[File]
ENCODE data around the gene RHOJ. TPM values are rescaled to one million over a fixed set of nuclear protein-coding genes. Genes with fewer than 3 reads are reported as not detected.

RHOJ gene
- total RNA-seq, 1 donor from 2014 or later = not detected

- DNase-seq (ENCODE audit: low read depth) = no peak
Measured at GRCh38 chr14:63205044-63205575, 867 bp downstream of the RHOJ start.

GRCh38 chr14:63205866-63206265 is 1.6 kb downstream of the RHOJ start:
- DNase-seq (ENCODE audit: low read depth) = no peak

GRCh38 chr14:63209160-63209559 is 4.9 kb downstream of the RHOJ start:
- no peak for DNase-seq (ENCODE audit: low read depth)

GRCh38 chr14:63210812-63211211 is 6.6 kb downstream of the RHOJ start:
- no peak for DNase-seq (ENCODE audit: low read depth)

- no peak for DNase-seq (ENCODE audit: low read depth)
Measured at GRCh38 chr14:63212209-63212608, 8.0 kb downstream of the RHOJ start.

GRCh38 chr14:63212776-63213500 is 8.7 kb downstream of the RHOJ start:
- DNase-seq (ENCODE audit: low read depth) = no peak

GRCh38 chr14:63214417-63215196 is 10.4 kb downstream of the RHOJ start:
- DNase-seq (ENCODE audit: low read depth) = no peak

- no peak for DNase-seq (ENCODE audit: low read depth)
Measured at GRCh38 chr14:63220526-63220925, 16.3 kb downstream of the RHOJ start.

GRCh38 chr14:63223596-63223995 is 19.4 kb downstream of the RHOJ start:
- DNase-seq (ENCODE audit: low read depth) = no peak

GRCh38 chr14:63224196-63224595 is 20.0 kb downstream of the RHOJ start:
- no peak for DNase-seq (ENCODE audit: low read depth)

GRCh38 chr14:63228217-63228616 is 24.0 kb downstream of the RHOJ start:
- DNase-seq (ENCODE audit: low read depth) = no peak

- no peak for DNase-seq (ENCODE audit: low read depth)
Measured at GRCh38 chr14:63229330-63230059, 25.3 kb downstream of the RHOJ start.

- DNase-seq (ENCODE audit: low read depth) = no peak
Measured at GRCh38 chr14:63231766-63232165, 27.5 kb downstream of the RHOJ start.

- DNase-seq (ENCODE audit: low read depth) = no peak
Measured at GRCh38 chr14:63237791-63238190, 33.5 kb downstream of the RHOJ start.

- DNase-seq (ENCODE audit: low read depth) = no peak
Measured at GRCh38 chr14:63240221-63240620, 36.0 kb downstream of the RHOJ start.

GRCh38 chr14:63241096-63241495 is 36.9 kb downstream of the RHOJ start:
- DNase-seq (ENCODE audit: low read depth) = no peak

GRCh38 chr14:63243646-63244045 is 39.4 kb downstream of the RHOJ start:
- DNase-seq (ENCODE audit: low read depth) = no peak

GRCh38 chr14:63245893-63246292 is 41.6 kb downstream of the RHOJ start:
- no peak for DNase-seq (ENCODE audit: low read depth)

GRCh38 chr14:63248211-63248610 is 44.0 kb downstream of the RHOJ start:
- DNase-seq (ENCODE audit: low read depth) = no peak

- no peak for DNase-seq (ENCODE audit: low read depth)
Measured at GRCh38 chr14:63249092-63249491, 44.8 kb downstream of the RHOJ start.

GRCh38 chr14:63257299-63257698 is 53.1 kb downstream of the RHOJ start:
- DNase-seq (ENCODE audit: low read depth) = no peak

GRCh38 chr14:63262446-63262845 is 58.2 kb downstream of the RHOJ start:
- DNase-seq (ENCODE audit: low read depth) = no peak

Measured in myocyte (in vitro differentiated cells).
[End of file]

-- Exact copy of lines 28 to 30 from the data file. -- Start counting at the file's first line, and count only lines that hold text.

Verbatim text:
- DNase-seq (ENCODE audit: low read depth) = no peak
Measured at GRCh38 chr14:63231766-63232165, 27.5 kb downstream of the RHOJ start.

- DNase-seq (ENCODE audit: low read depth) = no peak